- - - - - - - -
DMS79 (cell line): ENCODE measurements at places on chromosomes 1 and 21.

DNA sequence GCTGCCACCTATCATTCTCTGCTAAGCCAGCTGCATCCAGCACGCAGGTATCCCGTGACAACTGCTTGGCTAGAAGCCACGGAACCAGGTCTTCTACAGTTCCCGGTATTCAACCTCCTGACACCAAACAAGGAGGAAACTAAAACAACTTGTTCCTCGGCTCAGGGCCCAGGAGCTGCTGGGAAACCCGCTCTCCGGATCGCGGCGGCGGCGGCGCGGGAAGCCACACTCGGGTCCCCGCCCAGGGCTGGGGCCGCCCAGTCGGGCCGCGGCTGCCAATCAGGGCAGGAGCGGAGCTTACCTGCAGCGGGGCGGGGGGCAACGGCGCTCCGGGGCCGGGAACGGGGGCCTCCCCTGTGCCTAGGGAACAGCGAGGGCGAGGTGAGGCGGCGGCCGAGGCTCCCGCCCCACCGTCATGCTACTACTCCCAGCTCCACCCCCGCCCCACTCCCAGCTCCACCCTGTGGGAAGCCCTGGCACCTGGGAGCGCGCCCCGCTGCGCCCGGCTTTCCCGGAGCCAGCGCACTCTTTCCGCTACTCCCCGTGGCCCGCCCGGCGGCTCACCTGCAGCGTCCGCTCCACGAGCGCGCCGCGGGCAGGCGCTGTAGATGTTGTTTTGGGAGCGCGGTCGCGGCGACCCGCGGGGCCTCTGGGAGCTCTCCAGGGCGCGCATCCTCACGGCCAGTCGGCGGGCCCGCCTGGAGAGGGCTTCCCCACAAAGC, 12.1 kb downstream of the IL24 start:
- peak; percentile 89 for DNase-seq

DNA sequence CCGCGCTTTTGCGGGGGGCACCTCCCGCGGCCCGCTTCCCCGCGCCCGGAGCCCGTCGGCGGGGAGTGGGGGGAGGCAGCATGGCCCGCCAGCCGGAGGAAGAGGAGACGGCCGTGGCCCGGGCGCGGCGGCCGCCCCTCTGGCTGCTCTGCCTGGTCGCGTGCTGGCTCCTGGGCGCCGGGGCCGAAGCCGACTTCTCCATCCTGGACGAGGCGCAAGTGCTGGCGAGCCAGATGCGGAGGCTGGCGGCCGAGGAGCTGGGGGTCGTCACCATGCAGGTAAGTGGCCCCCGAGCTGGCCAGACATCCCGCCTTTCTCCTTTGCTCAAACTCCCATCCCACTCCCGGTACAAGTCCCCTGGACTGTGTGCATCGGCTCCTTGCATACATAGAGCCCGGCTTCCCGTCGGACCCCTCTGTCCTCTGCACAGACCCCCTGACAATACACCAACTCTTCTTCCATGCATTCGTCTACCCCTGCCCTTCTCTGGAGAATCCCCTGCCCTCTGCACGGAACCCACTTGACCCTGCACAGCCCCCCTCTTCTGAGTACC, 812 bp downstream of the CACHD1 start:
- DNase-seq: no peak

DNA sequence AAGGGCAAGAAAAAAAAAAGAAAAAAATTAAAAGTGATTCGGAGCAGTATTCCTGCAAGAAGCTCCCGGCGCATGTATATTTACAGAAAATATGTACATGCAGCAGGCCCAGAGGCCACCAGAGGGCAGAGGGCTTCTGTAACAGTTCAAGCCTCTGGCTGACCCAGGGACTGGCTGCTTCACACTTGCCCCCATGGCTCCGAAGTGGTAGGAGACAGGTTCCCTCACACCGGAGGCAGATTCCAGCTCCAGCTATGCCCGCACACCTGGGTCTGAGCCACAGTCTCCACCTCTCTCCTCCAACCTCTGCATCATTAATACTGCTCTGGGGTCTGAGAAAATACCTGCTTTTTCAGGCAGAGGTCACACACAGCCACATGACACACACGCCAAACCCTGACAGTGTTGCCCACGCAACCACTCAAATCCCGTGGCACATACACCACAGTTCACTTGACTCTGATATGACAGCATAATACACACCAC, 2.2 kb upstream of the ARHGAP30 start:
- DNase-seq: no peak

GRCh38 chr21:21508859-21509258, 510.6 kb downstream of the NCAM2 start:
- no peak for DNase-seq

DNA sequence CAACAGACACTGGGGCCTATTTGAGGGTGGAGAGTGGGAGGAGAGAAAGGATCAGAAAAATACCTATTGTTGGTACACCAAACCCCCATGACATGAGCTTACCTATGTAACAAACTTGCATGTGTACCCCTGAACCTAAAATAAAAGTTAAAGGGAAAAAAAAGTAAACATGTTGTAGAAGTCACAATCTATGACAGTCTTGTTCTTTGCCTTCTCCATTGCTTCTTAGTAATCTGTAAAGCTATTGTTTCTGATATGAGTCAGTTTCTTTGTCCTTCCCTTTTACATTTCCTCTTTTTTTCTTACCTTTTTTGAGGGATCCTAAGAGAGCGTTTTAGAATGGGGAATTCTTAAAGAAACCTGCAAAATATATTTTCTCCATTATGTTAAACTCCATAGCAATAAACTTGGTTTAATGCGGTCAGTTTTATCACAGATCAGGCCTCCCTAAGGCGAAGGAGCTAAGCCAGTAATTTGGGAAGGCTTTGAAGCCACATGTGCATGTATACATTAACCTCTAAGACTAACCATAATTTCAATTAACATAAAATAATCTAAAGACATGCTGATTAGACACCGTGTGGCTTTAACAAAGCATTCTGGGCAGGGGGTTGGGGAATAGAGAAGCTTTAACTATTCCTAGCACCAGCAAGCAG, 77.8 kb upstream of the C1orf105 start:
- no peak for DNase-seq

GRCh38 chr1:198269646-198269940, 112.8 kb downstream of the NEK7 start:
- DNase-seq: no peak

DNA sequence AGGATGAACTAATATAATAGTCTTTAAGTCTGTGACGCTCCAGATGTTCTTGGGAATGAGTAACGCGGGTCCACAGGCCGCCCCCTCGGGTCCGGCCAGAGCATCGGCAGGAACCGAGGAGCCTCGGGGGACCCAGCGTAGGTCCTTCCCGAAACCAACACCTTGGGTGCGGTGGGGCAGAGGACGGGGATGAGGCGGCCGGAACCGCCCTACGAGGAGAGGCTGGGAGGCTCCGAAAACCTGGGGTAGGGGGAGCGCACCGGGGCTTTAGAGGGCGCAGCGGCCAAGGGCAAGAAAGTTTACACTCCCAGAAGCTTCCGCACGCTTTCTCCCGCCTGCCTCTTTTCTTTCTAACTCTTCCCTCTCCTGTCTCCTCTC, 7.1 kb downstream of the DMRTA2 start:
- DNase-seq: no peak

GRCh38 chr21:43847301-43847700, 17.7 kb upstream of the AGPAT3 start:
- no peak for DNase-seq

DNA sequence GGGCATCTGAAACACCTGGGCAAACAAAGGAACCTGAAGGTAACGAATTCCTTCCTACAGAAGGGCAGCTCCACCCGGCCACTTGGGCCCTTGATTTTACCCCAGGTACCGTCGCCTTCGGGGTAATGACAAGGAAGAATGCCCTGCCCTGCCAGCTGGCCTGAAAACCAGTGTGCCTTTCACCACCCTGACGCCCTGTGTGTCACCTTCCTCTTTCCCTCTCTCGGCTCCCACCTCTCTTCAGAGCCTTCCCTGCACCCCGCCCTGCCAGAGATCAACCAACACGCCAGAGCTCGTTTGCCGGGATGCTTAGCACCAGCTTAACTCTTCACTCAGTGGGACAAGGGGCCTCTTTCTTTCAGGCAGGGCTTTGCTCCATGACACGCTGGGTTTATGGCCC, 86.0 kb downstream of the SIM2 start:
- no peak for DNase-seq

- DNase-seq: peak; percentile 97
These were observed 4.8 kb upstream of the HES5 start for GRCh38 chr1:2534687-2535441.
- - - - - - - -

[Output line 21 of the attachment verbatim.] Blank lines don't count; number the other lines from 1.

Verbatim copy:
These were observed 4.8 kb upstream of the HES5 start for GRCh38 chr1:2534687-2535441.